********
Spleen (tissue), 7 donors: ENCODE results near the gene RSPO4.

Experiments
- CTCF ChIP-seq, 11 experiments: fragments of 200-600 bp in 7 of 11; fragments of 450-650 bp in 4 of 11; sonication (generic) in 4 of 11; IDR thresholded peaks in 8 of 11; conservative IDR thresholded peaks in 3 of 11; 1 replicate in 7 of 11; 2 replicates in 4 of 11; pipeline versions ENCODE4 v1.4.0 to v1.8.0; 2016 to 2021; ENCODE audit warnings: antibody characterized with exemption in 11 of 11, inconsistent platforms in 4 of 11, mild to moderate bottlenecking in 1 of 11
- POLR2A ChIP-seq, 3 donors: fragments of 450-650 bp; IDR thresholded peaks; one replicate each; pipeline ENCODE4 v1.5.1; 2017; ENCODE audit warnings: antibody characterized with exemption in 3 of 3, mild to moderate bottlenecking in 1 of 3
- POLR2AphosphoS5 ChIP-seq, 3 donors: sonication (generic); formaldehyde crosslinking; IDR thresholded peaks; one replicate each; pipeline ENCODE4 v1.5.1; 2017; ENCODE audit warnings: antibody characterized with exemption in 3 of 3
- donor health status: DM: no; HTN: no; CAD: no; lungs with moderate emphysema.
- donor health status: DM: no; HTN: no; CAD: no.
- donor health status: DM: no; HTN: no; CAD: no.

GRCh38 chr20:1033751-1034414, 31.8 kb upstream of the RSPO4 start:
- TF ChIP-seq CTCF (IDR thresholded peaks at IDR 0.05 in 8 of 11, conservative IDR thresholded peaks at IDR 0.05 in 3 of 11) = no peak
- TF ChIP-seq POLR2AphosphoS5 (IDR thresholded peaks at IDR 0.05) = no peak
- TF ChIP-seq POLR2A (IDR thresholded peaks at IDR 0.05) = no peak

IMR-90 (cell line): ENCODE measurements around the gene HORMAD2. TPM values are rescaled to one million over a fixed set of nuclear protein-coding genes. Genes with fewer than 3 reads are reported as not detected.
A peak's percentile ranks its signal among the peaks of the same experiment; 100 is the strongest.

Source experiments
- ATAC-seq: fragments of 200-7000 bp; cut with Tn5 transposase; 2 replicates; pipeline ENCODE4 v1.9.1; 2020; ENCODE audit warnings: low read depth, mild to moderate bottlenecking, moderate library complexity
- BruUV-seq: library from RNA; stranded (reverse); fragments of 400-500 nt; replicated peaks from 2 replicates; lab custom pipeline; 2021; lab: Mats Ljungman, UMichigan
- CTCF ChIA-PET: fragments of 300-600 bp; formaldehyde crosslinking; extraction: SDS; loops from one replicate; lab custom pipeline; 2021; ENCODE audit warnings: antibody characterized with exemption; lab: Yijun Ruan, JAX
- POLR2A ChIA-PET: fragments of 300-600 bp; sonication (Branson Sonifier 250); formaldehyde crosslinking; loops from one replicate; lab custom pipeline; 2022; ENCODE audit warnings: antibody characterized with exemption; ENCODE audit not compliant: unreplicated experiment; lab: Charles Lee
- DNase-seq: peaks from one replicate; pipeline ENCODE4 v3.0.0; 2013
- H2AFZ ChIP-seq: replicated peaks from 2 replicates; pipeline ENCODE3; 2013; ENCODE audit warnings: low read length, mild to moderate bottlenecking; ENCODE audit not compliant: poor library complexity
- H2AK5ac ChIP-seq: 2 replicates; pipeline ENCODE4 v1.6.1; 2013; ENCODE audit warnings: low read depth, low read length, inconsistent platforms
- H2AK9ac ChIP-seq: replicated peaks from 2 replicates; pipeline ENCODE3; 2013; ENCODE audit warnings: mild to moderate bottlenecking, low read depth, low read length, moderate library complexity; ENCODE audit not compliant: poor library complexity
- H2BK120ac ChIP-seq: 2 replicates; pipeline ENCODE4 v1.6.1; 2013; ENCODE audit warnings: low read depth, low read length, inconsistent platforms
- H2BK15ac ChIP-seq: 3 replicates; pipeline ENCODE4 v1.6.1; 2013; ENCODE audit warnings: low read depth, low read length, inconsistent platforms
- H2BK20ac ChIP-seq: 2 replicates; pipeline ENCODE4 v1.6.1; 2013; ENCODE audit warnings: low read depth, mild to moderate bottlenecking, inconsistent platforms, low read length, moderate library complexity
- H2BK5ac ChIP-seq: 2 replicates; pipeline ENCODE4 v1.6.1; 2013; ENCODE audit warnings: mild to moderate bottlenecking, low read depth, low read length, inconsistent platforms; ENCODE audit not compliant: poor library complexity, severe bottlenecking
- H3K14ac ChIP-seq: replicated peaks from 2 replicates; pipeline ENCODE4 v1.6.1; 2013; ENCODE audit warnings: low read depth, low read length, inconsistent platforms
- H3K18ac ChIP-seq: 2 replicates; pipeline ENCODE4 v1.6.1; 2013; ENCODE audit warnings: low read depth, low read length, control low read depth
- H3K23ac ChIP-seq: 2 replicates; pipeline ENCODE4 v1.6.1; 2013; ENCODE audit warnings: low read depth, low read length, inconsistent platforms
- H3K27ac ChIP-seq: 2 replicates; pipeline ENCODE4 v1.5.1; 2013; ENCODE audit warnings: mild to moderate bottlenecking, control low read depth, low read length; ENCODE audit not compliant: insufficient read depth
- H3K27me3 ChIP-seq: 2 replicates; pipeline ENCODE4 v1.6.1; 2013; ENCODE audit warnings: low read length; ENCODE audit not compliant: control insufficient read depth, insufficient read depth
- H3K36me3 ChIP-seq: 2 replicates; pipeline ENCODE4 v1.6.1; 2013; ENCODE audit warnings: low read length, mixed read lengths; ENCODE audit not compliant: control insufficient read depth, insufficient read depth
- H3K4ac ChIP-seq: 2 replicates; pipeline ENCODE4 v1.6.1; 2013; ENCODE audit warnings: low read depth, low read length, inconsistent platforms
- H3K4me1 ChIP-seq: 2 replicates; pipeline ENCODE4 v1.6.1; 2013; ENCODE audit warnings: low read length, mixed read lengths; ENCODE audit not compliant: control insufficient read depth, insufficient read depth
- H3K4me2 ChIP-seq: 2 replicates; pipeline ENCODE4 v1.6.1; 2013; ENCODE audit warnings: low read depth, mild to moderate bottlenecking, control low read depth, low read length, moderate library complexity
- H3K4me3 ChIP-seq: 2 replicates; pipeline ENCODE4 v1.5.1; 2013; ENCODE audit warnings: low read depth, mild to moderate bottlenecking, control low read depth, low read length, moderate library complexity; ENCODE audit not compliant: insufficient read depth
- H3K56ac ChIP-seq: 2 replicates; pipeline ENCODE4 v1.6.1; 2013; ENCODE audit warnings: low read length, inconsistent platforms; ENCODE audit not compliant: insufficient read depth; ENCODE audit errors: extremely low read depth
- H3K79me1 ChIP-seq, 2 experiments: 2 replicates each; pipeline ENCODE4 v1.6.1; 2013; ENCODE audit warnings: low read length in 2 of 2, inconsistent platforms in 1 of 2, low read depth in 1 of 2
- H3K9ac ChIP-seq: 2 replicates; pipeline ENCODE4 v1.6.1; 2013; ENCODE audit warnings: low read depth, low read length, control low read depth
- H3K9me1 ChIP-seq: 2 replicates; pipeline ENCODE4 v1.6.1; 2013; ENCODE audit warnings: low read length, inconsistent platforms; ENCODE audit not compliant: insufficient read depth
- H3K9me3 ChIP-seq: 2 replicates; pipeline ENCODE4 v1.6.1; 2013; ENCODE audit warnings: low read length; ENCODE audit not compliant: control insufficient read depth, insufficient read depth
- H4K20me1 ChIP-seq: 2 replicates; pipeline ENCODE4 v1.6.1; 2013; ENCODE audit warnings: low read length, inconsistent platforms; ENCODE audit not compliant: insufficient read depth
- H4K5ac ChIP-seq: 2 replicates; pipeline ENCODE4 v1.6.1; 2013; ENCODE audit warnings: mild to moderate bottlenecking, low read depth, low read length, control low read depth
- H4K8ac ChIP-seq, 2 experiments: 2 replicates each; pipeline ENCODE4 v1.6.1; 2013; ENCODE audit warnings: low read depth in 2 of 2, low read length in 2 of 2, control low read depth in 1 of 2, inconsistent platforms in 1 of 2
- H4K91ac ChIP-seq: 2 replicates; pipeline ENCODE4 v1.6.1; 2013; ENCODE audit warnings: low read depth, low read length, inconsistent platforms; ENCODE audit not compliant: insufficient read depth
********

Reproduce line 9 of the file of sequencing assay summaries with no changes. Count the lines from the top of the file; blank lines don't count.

GRCh38 chr20:1033751-1034414, 31.8 kb upstream of the RSPO4 start: